Then you need to look at the cash you actually will have available for the holiday season. Since you don’t want to go into debt or blow you budget, you want to make sure that you’ll have enough money for all your holiday expenses. If the budgeted expenses are greater than the actual expected income you need to adjust the budget. This may mean taking a hard look and deciding where can cut back.

The idea is to trim your holiday expenses until you have a budget that is easy to manage and will prevent you from getting into debt.

Shop early and shop sales

Planning your gift list in advance will give you the chance to watch and see when these items go on sale either in the local stores or on-line.  Shopping early also ensures that you have the best selection, since items can sell out closer to Christmas.

Check the many websites

Sometimes the best shopping deals can be found online. While we all love to shop local sometimes you do not have that luxury.  Amazon, E-Bay, Pintrest are all great places to find what you want. Most major stores have order on-line shopping many with pick up in store options. You may want to investigate shopping on the cash back sites like Ebates. Ebates represents over 2,000 online stores, including Amazon, it’s easy to save money and get cashback on your online purchases.

Compare prices in store and online

Sometimes you can find special promotions happening online only.  Some of the bigger online retailers have lots of special offers and offer memberships that get you free shipping so if you are buying a lot from that source a membership may be a good investment.

Not all gifts cost money

If your holiday budget is tight or you want to buy a gift for the person who already has everything, consider giving the gift of time or experience this year. Life is about relationships and giving the gift of time allows you to invest and nurture those relationships. You could cook a meal or two, decorate their tree, take care of their children while they shop or go on a date. There are so many options, and all will be appreciated.

Consider a gift exchange

If you have a large group of friends or family, it can get very expensive buying gifts for everyone, especially if money is tight. I recommend suggesting a gift exchange or secret Santa where you draw names. This way everyone can receive a nice gift, which is probably more thoughtful, and saves everyone a lot of money.

NO GIFTS

I know many people who are starting to boycott gifts during the holidays. This is not just to save money but often a way of getting back to the real meaning of the holiday season. Of focusing on spending time together being thankful rather than stressed. There’s no shame in letting others know that you won’t be participating in gift exchanges this year because you’re saving up for a down payment or one of your other financial goals.

In fact, people are probably experiencing a similar financial situation and will be thankful that you started the conservation. It’s important to set expectations though for family and friends if you choose to boycott gifts this year. And remember that the true meaning of Christmas is not about gifts.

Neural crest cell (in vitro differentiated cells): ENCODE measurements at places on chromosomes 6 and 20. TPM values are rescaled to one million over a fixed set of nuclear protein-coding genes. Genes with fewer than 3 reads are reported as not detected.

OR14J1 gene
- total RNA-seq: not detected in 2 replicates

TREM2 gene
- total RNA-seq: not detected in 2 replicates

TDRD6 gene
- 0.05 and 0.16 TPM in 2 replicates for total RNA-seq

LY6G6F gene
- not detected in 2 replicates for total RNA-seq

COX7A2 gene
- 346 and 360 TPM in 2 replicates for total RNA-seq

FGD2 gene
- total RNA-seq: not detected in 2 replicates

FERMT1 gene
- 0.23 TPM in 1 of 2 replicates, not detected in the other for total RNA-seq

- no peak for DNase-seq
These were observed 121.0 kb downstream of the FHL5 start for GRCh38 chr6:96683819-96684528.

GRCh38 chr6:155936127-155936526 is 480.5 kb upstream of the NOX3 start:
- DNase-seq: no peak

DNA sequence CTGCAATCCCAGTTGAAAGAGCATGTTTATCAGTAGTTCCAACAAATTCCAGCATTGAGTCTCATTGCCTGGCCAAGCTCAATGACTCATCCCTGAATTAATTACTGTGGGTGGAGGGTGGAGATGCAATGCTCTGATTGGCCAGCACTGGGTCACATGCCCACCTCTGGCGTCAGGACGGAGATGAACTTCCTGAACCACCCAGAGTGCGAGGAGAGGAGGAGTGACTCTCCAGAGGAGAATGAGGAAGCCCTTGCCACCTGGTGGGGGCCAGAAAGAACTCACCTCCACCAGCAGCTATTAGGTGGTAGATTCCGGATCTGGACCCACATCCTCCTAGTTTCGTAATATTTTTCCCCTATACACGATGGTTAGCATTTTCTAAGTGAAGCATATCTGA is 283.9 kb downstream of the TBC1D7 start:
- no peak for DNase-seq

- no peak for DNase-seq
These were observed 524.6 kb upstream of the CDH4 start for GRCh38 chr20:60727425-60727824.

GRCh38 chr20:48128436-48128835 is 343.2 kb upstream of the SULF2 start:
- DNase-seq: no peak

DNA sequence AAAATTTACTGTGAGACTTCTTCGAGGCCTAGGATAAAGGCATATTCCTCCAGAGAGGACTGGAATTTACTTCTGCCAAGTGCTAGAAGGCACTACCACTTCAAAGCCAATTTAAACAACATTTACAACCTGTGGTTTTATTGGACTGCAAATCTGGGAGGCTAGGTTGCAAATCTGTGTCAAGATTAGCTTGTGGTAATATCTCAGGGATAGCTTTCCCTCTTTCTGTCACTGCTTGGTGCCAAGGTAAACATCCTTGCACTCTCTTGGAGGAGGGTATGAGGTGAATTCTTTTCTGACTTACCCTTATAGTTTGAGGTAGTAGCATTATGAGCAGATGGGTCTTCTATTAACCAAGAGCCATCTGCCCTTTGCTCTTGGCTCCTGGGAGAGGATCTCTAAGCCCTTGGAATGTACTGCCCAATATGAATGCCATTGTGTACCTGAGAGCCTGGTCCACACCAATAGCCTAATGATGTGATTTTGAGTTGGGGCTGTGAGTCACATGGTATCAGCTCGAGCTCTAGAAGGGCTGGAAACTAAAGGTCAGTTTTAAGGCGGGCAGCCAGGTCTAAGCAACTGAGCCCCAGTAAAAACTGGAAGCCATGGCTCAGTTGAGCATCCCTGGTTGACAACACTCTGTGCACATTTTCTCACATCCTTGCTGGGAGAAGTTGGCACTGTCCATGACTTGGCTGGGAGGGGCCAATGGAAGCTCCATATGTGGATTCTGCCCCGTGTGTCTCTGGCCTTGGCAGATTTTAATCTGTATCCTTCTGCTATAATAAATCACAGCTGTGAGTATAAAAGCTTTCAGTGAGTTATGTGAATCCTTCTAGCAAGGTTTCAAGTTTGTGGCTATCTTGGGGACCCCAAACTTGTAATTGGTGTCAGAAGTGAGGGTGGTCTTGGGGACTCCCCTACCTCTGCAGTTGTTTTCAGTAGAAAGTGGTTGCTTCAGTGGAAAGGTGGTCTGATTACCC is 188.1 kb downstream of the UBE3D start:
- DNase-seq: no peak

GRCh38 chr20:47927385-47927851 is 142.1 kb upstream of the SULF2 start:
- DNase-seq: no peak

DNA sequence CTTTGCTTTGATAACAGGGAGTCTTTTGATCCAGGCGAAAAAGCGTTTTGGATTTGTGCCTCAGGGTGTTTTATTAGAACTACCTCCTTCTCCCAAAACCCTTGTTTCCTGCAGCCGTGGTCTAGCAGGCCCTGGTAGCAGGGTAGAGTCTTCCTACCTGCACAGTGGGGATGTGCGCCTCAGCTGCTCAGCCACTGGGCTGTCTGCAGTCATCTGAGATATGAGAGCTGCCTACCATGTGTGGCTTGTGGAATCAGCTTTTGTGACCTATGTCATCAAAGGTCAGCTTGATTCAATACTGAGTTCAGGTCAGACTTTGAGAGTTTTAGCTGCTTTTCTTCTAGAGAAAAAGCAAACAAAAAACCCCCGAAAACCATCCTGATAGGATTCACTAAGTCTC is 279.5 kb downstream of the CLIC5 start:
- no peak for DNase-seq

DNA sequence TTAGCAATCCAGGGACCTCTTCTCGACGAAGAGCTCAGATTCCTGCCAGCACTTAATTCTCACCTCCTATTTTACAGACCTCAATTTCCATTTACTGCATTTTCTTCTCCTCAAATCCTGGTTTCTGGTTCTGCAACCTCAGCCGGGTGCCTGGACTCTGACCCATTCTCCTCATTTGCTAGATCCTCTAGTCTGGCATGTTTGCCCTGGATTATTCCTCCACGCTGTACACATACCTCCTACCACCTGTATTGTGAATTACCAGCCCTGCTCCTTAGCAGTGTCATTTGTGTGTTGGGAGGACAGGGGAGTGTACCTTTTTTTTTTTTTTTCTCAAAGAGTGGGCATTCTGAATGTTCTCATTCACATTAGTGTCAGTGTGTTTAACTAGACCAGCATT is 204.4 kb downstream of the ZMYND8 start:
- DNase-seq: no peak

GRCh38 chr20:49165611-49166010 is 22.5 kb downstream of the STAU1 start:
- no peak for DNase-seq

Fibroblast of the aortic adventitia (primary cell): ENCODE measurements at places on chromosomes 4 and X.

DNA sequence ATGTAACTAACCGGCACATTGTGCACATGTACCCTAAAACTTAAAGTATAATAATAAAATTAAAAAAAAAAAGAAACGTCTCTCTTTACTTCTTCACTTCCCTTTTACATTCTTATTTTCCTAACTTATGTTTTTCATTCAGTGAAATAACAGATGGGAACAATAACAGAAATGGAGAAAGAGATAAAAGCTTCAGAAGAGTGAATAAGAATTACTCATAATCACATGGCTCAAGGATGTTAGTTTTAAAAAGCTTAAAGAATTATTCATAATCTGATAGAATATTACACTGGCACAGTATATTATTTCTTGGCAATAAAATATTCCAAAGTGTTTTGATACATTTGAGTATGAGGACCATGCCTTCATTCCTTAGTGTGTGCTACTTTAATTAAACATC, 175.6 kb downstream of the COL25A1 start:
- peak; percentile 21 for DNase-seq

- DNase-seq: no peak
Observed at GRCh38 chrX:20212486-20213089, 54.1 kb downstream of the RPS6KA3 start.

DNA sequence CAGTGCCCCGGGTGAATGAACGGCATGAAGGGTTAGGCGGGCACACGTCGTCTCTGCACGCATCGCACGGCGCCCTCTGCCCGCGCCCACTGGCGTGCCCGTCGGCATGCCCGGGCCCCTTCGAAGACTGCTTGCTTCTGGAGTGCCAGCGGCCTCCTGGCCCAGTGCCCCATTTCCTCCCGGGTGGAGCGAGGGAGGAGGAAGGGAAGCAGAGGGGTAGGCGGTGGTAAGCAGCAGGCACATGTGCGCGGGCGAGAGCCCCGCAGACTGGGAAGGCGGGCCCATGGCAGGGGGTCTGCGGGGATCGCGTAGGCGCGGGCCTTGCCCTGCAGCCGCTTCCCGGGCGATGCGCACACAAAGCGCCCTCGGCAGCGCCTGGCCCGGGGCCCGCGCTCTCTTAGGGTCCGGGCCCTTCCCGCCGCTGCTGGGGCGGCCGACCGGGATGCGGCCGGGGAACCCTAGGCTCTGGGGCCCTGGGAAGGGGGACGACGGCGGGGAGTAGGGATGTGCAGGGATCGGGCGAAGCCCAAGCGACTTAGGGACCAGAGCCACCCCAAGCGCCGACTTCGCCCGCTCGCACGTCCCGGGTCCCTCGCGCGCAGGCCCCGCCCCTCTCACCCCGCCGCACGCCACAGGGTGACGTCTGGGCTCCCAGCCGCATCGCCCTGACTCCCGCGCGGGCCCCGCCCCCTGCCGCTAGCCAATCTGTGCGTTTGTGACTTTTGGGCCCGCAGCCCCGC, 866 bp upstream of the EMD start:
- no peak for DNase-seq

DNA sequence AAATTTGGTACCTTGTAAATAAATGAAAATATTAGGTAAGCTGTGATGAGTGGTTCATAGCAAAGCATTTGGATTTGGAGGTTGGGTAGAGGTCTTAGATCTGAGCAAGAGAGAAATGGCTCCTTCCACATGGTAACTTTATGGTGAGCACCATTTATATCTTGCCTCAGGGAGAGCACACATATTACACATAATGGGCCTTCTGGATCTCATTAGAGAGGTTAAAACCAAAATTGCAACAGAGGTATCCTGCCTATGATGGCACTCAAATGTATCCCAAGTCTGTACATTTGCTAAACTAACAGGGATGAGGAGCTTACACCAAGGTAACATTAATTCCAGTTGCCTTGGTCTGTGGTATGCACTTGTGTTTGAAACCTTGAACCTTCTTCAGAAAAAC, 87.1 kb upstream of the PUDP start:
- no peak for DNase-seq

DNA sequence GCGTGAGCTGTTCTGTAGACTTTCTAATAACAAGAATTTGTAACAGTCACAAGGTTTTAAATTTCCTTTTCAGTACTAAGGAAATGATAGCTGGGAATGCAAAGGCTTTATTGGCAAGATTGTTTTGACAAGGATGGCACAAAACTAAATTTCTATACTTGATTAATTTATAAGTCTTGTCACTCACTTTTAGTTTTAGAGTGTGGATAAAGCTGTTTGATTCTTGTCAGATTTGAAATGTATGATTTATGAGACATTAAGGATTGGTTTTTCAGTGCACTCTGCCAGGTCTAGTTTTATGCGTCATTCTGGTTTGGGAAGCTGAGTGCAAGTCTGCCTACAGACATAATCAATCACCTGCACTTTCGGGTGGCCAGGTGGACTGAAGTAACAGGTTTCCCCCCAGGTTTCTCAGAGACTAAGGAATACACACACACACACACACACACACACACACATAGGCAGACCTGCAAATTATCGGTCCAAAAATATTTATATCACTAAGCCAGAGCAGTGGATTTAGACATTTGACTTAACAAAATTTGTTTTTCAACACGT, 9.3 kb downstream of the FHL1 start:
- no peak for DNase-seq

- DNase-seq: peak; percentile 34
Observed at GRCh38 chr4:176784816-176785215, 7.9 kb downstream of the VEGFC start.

Last years dress will do!

We all feel the pressure to buy a new outfit for each holiday event or party that you need to attend. Buying a new outfit feels good and we think we cannot be seen wearing the same thing as last year. However, it is simply not important. While a few people may remember what you wore last year it is not important. Your friends will be far happier to see you than what you are wearing.

Plan for each holiday event you wish to attend

It’s important to make a list of all the holiday events you plan on attending and include them in the budget. Whether it’s a family gathering or a fancy work party, each event has the potential to cost you money.

Consider how far you need to travel and the cost of fuel and perhaps accommodations, food or drink that you need to contribute, host/hostess gifts and any other hard cost. This will allow you to determine how much money you need to set aside to attend each event, so you can stay on budget.

The Holiday Season is a wonderful time filled with fun, family and social activities but it is wise to not let is take control of your plans. After all the holidays are a few days long and the home you are saving for will be yours for many years.

How to Choose a Great Muskoka Handy Man

Karen Acton - Muskoka Handy Man

We all know how busy the skilled handy man in Muskoka is and how hard it is to find one when you need one. The temptation is always there to go the route of letting the friend of a friend fix or renovate for you. But when things go wrong you are left in a difficult position. Whether it’s a big project such as a bathroom remodel, something small like putting up shelves, or just simple repairs and routine maintenance, many busy home and cottage owners need to turn to a capable handy man to get the job done. Finding a qualified, professional, and reliable handy man can be a real challenge.